AS COOL AS A CUCUMBER.-James Halbert was charged with stealing 206 lbs of iron from the foundry of Messrs Ivey and Jeffery. Mr Jeffery deposed that a quantity of iron, about 5 or 6 cwt, was stolen from their premises. The iron now produced belonged to him and his partner. He did not dispose of it, nor authorise any person so to do. The prisoner brought the iron on Saturday for sale to the foundry. He had about two cwt of it with him at the time. Witness could identify the iron because it was his own casting, and had been broken up in the foundry. Had seen the prisoner several times at the foundry. The iron had been marked in consequence of some iron having been stolen. The marks were visible on some of the iron now produced. James Jeffery deposed that the prisoner brought the iron to the foundry, and offered it for sale. In consequence of iron having been stolen from the heap, witness marked some of it, and when he looked at the iron in possession of the accused he at once recognised it as the same as that he had marked. The iron was kept in a yard at the back of the foundry, and close to it was a right of way. He handed the prisoner over to the police. The prisoner said he picked the iron up at an old mining claim. The Bench said, in consequence of the manner in which the property was exposed, they should commit the prisoner only for seven days.[4]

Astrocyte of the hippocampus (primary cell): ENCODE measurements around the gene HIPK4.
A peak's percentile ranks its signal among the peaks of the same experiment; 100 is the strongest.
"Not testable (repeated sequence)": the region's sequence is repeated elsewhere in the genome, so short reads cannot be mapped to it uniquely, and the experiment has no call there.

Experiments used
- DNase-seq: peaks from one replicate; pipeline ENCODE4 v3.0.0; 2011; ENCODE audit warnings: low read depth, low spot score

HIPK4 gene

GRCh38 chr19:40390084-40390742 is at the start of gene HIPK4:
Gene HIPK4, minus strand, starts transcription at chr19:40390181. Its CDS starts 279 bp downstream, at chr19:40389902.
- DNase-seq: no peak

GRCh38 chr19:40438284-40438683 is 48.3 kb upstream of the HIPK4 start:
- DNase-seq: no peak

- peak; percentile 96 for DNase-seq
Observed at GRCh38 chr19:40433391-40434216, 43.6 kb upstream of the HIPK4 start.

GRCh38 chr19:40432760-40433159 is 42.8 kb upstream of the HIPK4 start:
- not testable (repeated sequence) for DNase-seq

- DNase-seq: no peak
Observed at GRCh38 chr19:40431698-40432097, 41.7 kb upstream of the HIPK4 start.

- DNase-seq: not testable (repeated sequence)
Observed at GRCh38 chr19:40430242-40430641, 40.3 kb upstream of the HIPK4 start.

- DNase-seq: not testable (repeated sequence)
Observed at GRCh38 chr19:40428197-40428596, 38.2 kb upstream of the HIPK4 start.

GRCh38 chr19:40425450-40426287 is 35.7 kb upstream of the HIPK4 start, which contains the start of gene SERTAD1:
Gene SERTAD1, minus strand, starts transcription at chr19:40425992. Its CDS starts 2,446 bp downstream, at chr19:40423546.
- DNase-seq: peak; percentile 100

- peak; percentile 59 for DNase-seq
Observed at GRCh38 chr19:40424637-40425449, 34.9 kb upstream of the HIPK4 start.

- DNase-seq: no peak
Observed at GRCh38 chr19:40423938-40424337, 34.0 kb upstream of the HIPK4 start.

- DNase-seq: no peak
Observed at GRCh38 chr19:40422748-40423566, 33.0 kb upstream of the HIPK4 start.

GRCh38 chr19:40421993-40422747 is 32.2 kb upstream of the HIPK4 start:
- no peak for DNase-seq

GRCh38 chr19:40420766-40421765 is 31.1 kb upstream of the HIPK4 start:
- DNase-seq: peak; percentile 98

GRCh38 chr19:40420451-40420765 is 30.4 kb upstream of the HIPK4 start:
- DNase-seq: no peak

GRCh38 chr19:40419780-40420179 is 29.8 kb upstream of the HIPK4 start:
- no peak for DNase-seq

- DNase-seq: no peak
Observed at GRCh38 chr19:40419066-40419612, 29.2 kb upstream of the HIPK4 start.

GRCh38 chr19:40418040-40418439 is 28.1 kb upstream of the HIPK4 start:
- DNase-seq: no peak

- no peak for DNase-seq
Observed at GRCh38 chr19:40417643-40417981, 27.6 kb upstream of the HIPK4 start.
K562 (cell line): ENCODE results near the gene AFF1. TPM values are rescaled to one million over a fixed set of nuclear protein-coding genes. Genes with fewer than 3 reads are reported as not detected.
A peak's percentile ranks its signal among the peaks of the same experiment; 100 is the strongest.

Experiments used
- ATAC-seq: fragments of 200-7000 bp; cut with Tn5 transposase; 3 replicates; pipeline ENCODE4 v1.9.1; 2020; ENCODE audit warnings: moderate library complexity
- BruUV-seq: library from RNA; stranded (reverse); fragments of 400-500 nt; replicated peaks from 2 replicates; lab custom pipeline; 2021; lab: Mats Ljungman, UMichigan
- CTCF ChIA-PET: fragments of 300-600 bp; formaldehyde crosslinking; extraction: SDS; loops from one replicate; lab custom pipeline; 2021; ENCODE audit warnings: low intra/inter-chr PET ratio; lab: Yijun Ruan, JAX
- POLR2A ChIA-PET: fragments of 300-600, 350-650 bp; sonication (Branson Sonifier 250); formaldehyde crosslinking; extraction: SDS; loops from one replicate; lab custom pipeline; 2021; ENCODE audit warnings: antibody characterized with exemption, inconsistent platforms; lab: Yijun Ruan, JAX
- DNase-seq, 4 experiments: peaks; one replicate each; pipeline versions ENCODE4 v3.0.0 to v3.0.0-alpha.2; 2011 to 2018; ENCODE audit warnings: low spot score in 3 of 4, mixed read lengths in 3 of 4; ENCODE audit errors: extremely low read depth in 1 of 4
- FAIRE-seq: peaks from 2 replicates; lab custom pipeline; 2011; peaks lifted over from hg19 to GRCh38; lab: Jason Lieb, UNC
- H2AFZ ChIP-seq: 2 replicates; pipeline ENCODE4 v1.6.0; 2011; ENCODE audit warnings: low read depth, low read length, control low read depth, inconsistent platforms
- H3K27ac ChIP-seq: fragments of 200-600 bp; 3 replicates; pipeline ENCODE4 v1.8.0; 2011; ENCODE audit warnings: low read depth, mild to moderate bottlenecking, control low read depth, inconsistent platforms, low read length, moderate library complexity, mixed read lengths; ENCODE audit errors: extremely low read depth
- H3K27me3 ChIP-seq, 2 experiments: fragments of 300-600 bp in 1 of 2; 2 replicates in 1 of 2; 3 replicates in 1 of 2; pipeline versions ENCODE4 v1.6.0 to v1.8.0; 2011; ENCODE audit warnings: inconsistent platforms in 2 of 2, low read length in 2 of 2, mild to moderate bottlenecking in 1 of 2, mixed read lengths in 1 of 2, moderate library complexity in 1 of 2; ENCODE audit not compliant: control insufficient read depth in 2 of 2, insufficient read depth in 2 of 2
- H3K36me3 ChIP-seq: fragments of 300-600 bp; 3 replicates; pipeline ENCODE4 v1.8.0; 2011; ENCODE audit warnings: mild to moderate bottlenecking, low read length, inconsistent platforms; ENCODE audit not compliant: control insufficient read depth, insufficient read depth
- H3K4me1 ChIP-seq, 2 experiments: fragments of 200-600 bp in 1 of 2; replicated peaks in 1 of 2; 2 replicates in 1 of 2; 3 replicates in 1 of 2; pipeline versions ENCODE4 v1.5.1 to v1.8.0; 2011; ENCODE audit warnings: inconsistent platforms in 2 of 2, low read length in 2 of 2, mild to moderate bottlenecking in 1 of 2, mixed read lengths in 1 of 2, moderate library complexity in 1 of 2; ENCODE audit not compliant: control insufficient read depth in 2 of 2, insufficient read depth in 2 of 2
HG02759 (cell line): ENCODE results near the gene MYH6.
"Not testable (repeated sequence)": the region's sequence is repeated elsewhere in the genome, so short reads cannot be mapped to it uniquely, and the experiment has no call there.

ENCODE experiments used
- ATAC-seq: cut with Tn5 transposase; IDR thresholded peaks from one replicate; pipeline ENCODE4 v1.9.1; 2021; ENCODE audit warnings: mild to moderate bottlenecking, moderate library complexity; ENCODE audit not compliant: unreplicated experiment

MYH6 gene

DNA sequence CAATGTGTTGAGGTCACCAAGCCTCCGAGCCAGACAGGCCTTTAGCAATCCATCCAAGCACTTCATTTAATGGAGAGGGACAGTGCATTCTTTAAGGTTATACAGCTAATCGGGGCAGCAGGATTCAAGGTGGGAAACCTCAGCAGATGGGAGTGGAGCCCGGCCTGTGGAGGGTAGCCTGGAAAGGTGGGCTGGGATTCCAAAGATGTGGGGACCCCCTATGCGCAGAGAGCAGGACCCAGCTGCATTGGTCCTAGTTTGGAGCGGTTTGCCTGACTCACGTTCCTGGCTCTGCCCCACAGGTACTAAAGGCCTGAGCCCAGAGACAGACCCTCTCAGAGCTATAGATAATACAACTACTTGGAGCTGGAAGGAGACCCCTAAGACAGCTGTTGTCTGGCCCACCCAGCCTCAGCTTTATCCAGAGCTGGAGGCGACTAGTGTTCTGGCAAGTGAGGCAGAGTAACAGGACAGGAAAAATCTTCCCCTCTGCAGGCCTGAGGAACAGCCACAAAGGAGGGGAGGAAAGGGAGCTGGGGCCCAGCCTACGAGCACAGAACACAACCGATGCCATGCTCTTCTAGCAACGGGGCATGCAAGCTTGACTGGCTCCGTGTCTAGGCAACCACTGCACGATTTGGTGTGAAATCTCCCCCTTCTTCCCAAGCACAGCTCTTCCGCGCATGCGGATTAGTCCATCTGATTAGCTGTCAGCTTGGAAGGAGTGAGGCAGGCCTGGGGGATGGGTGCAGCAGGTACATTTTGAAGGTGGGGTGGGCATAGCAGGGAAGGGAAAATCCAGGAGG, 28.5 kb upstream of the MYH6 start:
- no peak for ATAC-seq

The foundry of Messrs Ivey and Jeffrey, established in 1858, is situated on the south side of Bridge street, and designated the Miners’ Foundry. The walls, which are of brick, are spanned by a well constricted wooden roof, covered with galvanised iron. The premises, which are the property of the firm, have a frontage of 30 feet, with a total depth of 140 feet, exclusive of a capacious yard, occupied by pattern shops and other requirements. Of this extreme length, 50 feet is devoted to the fitting ship, 40 feet to the smithy, and 50 feet to the foundry. The street front is occupied by the office and a wide gateway, so as to enable carts to enter the building and be loaded from the crane. Commencing from the front, we first notice the chief lathe, which is a self-acting screw cutting lathe, possessing a 20 feet bed, and so arranged that a shaft of 30 feet can be turned in it. This fine piece of machinery was manufactured in England, after designs by the firm. Next to this we have a screw cutting machine capable of turning out screws advancing from half an inch in diameter by intervals of the eighth of an inch to an inch and a half. Further on is a little self-acting machine of the firm’s own make, for cutting key sears in shafts. Opposite to this is a boring machine, also of their own manufacture, capable of taking in a diameter of 9 feet, and boring whatever may be subjected to its action from a quarter of an inch in diameter upwards. Next to this stand a bench fitted with four vyces, and two lathes for turning the lighter class of work. Our notice is next attracted by the crane which traverses and commands the whole extent of the fitting shop, whether right or left, and by the assistance of the cart track renders the conveyance back and forward of heavy castings a matter of the greatest possible ease. It works by worm and wheel, so that one man can lift from one to four tons unassisted. On the left is a large grindstone, which, with the fan blast for the forges and cupola, as well as all the machinery heretofore described, is driven by a little horizontal eight horse-power engine, made after designs by the firm, by Messrs Tangye & Co., of Birmingham. Close by is lying the apparatus connected with one of Lloyd’s patent silent fans, much used in England. This fan will shortly be erected, and put into action. In the smithy there are two forges, built of stone and brick. Lying about the foundry is the usual litter of such places – heaps of pig and bar iron, moulders’ boxes, and the like. At the extreme end of the building is the stove for drying the cores of pipes and pumping gear, and adjoining it a brass furnace. The cupola is capable of smelting about 30 cwt of iron at a time. A lesser one stands close by, from which casting up to 5 cwt may be made. In the rear are two pattern shops, together with a quantity of metal and fuel, and other stores. This establishment gives employment to about twenty men on the average, who occupy vacant time in the manufacture of cog-wheels, truck wheels, stamper boxes, and cam-barrels for mining machinery. The firm have supplied crushing machinery to the Canadian Company, the Golden Point Company, to the Temperance and British United Companies, Little Bendigo; and the Perseverance Company, Black Hill Flat. They have also made revolving stampers for some companies at Creswick and its neighborhood.[5]